Jasmine is a unit testing framework which is helpful in writing unit tests for applications and it is combined with a test runner called Karma in order to run/execute the tests so written. Now to put things in a simpler perspective, jasmine is test framework which we are going to use, but to run these tests so written we must a test runner that shall execute and give us the outcome of the tests so written with the help of the afore mentioned framework.
NOTE: Jasmine has its own syntax and code conventions.

Is it really going to help ?
Yes, let me give an example to illustrate the effect of writing unit tests. Let’s suppose we have an angular application and it involves controllers, directives etc etc. Now in order to quantify that communication is happening between all the components and the process as a whole is not broken we must first ensure that in the chain of communication the previous functionalities are not effecting components that are connected further and also whilst validating that the code is not breaking there has to be some proof to support the quantification which we before established. Therefore writing unit tests will help us to prove all of that.

Syntax and style :


'use strict';

describe('controllers', function(){

  beforeEach(module('sTeam.controllers'));

  it('should ....', inject(function() {
    // here the test specs go
  }));

  it('should ....', inject(function() {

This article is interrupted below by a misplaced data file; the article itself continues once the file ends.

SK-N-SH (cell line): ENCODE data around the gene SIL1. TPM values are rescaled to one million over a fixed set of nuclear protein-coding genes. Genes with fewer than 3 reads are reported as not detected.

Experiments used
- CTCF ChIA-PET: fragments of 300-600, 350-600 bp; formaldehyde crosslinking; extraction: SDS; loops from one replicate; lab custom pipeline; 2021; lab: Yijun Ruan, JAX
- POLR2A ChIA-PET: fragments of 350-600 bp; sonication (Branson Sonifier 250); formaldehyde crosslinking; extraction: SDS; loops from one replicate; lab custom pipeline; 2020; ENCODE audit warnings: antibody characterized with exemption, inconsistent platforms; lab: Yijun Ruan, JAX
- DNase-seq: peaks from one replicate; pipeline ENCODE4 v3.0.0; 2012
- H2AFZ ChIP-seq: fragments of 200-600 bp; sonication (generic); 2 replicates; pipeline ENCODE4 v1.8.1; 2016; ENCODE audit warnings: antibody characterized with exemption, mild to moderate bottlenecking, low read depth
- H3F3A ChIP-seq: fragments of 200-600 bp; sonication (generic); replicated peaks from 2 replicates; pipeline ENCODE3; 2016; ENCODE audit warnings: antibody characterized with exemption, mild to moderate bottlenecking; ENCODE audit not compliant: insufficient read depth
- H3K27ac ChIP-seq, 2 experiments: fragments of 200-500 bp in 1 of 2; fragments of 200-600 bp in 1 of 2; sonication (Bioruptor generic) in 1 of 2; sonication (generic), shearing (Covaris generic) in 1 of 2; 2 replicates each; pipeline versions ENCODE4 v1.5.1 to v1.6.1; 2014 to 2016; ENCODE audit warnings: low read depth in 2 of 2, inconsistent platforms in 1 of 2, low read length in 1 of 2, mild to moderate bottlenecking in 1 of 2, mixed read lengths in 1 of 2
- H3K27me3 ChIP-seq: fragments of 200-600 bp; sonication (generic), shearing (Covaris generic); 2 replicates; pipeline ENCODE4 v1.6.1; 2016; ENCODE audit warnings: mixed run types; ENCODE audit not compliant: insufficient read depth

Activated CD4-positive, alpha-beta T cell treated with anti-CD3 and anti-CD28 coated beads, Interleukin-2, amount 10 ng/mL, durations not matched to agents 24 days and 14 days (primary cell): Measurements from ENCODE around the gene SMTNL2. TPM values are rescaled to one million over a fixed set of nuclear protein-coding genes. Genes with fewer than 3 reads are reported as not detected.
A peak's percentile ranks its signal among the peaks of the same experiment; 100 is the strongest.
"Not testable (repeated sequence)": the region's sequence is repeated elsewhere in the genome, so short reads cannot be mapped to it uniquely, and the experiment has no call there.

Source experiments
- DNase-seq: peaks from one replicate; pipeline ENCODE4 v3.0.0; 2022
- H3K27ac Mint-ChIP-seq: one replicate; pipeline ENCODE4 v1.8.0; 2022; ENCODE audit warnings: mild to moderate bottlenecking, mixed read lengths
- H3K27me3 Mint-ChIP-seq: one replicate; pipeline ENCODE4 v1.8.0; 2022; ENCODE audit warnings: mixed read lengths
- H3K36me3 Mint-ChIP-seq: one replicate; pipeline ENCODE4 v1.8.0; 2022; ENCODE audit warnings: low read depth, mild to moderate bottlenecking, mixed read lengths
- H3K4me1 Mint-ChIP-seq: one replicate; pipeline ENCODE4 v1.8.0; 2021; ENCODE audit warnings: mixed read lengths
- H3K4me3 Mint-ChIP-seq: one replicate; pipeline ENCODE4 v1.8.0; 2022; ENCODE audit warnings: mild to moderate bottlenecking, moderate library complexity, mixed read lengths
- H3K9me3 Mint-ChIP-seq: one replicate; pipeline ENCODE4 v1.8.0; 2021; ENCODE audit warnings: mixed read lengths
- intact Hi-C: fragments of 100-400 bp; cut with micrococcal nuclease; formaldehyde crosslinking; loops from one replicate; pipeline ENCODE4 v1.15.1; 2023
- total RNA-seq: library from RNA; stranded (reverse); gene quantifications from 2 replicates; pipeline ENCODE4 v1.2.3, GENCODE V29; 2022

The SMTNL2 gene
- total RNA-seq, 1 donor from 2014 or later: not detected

// here the test specs go
  }));
});

Let’s go ahead and test a real directive


'use strict';

describe('directives', function() {

  beforeEach(module('sTeam.directives'));

  describe('fileModel', function() {
    it('Must give the flag whether the file upload directive is working or not', function() {
      module(function($provide) {
        $provide.value('model', 'attrs.fileModel');
      });
      inject(function($compile, $rootScope) {
        var DOM = $compile("the html goes here")($rootScope);
    	$rootScope.$digest();
    	expect(element.status()).toEqual('something');
      });
    });
  });
});

Basically in the above example we are testing a unit of the sTeam web interface, a file uploader. It is basically a directive written in order to upload files to the web interface.

So the unit test comprises of a function called $inject which is responsible for injected the DOM code which we wish to test, and then compile the HTML. So after compiling the HTML we have a function called expect which is used for checking whether the desired output is obtained in the DOM or not.

Source : fileModel.js

Thats it folks,
Happy Hacking !!

Angular API testing with frisby and jasmine-node

week9gsoc1